Obtaining witness statements
|Vujin Contempt Appeal Judgement - 31.01.2000||
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163. The Appeals Chamber has not been placed in a position where it can determine just what the law on this point is in the former Yugoslavia. The material which the Respondent supplied to the Chamber as supporting what he had said does not demonstrate the existence of any law prohibiting lawyers from obtaining statements from witnesses directly and without intervention by the court or the police, but the material he supplied may be incomplete. However, whatever the law may be in the various parts of the former Yugoslavia, it must clearly be understood by counsel appearing in matters before this Tribunal that they are bound by the law of the Tribunal to act freely when seeking out witnesses. They are bound by the Code of Professional Conduct for Defence Counsel Appearing Before the International Tribunal, which (by Article 19) prevails where there is any inconsistency between it and any other code which counsel may be bound to honour. International law does not recognise any prohibition upon counsel such as asserted by the Respondent to exist in the former Yugoslavia, and States could not effectively legislate to frustrate the proper workings of the Tribunal in that way.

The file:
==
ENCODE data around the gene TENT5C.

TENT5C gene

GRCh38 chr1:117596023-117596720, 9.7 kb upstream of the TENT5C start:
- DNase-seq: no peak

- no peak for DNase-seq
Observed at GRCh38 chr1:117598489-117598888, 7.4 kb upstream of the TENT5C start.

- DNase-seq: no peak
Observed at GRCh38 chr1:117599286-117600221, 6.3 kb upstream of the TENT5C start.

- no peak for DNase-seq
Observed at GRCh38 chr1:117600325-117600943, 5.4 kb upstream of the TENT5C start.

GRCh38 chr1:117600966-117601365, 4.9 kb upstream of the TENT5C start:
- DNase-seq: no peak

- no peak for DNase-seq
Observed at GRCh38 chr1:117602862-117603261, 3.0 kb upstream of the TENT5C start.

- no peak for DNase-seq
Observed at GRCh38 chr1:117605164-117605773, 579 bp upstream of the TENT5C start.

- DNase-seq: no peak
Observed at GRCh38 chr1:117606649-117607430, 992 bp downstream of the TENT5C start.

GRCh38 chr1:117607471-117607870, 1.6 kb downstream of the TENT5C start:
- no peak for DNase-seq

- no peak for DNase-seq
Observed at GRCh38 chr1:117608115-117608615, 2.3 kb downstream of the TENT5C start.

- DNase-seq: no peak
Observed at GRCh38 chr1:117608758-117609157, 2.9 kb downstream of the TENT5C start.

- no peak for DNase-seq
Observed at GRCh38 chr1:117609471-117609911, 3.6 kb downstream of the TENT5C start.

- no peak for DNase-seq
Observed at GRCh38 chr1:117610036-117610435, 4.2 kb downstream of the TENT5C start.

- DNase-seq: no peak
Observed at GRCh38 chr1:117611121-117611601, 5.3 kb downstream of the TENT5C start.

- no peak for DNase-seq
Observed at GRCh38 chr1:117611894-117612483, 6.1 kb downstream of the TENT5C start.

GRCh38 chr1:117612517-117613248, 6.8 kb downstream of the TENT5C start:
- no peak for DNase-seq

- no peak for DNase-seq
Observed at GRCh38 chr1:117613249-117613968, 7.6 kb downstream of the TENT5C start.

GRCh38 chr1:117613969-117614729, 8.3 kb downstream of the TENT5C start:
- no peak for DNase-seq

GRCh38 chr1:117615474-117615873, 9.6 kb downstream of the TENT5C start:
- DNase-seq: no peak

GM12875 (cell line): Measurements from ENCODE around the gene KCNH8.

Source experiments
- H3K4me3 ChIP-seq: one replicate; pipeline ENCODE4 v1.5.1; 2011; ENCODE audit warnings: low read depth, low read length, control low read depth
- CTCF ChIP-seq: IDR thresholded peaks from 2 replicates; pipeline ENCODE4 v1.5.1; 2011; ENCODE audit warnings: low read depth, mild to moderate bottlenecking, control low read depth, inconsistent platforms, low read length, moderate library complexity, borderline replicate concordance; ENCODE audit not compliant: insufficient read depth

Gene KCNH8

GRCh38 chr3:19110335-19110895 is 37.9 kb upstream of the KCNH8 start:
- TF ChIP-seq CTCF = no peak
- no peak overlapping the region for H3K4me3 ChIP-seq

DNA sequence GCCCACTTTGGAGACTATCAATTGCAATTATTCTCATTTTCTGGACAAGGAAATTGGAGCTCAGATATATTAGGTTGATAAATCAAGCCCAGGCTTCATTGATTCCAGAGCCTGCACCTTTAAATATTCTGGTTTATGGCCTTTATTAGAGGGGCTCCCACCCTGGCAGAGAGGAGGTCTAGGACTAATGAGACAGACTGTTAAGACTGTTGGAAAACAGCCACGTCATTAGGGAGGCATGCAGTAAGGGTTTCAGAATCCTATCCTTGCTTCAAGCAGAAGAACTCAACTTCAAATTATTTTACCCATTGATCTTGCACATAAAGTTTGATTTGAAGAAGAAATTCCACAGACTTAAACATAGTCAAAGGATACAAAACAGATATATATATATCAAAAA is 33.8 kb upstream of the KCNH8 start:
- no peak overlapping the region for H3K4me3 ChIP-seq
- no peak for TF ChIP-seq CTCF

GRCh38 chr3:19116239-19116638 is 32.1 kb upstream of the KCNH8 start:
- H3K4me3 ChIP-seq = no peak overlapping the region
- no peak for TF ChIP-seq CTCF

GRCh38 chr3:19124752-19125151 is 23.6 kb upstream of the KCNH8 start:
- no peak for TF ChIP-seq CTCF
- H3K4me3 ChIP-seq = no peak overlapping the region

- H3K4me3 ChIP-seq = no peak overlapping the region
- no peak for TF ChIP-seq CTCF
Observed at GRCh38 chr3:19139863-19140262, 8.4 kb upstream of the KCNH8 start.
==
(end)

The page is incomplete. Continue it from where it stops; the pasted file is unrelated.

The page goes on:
164. In the present case, the Respondent explained his resort to the military tribunal by his concern that, in an application pursuant to Rule 115 to present additional evidence to the Appeals Chamber, the Chamber would prefer the evidence to be on oath, and therefore would accept statements taken by an official organ of the country in which the witnesses reside. (The Appeals Chamber was informed that affidavits are unknown in the former Yugoslavia.) Such would certainly be an understandable concern. But it should again clearly be understood that counsel appearing before the Tribunal are not obliged to have statements taken from prospective witnesses in police stations or in courts or through any other official organs. Indeed, in most cases it would be unwise, and potentially counter-productive, to follow such procedures, because of the intimidating effect they may have on the witnesses themselves, and the perceptions which such procedures may create as to the influence of the State upon statements which are made in that way.